The Indy Film Club

How Quadrophenia immortalises and scrutinises mod culture

It’s an indelible part of Brighton’s history but, as Clarisse Loughrey writes, the 1979 adaptation of The Who’s rock opera is really concerned with a search for identity

Thursday 02 July 2020 15:45
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A young Sting plays Ace Face, the impeccably dressed mod that Jimmy idolises
A young Sting plays Ace Face, the impeccably dressed mod that Jimmy idolises

Brighton residents know the sound well – the stentorian rattle of engines, as a fleet of Vespas and Lambrettas zip down the promenade. It feels odd for a moment, as if there’s been a rip in the space-time continuum and a little of the Swinging Sixties has trickled out. But it’s tradition here. On sunny weekends, mod aficionados gather in the city to fraternise, evangelise, and compare the number of mirrors on their scooters. Brighton was a favoured hang-out spot for the original mods, who’d travel down from London to the south’s seaside resorts, eager to ruffle the feathers of middle-class daytrippers.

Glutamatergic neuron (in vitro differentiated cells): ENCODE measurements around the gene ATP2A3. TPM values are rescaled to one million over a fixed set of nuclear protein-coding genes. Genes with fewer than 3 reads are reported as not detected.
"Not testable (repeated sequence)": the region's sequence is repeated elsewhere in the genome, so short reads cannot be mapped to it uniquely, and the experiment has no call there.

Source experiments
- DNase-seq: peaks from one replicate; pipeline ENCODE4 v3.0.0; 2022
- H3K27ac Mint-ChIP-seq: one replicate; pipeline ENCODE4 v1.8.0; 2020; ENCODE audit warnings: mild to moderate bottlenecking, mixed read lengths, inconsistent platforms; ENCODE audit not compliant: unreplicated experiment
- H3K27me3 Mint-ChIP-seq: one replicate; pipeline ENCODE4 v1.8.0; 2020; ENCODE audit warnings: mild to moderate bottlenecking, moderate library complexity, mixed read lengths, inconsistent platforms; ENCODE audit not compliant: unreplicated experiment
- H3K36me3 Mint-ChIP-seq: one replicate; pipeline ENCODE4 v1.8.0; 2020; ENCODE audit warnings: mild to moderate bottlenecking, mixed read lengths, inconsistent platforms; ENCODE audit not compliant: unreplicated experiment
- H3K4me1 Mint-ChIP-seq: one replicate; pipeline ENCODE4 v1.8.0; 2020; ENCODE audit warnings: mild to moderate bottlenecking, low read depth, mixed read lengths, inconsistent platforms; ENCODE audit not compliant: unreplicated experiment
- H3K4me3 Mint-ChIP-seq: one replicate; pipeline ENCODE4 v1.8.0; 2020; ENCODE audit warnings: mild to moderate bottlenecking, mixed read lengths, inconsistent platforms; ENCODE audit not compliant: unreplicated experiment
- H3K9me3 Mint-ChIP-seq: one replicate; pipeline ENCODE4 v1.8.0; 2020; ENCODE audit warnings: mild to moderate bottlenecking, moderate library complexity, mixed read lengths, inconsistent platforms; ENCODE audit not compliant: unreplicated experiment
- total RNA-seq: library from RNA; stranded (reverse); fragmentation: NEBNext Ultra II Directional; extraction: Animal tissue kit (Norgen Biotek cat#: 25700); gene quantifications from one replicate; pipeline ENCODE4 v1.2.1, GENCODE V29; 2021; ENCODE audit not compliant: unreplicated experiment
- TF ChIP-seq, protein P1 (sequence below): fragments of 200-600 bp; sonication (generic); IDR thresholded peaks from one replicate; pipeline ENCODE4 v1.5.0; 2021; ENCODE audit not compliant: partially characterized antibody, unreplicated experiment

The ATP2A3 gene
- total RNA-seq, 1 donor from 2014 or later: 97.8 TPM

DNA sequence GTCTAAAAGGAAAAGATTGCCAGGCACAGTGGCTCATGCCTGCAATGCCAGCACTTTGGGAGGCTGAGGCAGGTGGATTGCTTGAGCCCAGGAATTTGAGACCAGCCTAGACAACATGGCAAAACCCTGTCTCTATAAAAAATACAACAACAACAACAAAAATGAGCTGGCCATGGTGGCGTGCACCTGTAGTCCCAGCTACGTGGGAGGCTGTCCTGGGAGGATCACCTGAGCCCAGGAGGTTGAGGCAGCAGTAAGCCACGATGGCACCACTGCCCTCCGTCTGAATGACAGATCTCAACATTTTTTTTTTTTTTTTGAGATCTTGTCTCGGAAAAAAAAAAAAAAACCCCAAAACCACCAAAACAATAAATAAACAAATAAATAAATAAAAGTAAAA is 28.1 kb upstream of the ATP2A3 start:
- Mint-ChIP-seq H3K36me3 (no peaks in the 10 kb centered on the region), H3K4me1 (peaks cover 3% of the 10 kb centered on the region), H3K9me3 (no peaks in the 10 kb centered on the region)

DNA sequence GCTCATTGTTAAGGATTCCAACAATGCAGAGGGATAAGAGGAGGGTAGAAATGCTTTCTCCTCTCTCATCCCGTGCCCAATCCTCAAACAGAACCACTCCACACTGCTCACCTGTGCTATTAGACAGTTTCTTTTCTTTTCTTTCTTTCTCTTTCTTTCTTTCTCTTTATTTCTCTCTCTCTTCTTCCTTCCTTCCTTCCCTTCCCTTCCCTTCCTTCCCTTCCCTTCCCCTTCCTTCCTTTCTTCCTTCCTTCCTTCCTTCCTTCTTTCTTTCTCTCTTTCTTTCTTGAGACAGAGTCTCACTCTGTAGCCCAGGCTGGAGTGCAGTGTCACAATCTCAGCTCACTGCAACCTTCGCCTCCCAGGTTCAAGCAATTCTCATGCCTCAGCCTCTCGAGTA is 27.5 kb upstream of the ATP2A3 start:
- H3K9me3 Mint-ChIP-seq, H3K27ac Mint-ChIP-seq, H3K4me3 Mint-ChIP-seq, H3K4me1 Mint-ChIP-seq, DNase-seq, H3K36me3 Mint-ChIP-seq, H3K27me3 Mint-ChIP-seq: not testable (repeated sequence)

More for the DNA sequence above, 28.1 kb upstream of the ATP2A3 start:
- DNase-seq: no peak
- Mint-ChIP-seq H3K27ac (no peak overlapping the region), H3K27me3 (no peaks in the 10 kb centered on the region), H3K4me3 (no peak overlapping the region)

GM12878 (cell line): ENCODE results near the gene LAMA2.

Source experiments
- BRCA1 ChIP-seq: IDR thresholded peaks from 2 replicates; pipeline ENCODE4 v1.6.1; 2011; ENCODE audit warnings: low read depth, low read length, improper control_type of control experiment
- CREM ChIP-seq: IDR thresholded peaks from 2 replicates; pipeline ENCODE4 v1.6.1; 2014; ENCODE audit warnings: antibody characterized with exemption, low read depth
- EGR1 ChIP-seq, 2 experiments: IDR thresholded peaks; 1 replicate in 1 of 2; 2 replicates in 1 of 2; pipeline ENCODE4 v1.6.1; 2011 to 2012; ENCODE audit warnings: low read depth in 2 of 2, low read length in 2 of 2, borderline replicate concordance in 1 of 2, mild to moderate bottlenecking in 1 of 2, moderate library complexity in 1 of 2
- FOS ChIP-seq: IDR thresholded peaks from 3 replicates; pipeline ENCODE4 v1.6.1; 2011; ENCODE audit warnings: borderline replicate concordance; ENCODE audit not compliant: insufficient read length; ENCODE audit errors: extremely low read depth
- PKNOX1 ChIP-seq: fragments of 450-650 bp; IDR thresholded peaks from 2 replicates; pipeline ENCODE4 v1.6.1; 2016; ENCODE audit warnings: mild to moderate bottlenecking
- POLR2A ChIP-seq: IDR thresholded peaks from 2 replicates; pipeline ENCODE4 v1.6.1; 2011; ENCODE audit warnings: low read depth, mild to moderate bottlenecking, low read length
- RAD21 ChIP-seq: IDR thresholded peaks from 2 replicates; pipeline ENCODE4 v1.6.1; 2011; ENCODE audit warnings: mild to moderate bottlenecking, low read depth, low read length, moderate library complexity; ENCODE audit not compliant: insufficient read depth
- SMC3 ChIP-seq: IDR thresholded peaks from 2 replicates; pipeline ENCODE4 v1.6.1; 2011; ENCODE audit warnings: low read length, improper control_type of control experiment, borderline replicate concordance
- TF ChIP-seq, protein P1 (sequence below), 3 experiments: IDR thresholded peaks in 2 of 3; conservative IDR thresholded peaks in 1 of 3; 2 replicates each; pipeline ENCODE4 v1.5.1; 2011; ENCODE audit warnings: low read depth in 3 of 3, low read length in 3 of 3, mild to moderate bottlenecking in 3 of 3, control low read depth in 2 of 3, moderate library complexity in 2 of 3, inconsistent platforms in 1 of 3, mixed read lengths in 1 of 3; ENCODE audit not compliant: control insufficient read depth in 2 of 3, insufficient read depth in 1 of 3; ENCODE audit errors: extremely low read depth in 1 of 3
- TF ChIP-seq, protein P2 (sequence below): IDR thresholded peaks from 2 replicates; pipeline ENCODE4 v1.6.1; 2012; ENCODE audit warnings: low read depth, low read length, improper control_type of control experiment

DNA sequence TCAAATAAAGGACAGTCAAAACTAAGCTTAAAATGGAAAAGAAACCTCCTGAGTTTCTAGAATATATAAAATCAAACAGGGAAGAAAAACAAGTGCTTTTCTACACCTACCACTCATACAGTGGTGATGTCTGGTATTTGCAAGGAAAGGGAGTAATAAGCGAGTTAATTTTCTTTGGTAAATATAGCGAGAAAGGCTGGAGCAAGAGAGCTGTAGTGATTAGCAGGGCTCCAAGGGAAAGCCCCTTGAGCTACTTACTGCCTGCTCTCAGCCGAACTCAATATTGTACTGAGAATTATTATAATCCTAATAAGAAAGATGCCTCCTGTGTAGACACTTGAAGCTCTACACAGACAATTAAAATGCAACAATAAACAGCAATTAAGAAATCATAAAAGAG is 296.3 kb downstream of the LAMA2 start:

Trouble came in the form of the rockers, their rivals. It was like the Capulets versus the Montagues – divided not by blood, but by the way someone might wear their hair. The mods (short for “modernist”) embraced continental style, with their crisply tailored suits and Italian scooters. To protect said suit while on said scooter, parkas became a staple. The girls wore miniskirts, as popularised by Mary Quant. The rockers, meanwhile, were bikers. Their “tough guy” attitude complemented their black leather jackets, Doc Marten boots, and Elvis pompadours.

There were clashes. The most infamous of these took place in Brighton over the Whitsun weekend (18-19 May) in 1964. A small group of rockers were corned on the beach. Police tried to intervene, but it quickly spiralled into chaos. And though, in hindsight, it’s clear the press blew events out of proportion, it’s become an indelible part of the city’s history – due largely to the fact it was immortalised in 1979’s Quadrophenia.

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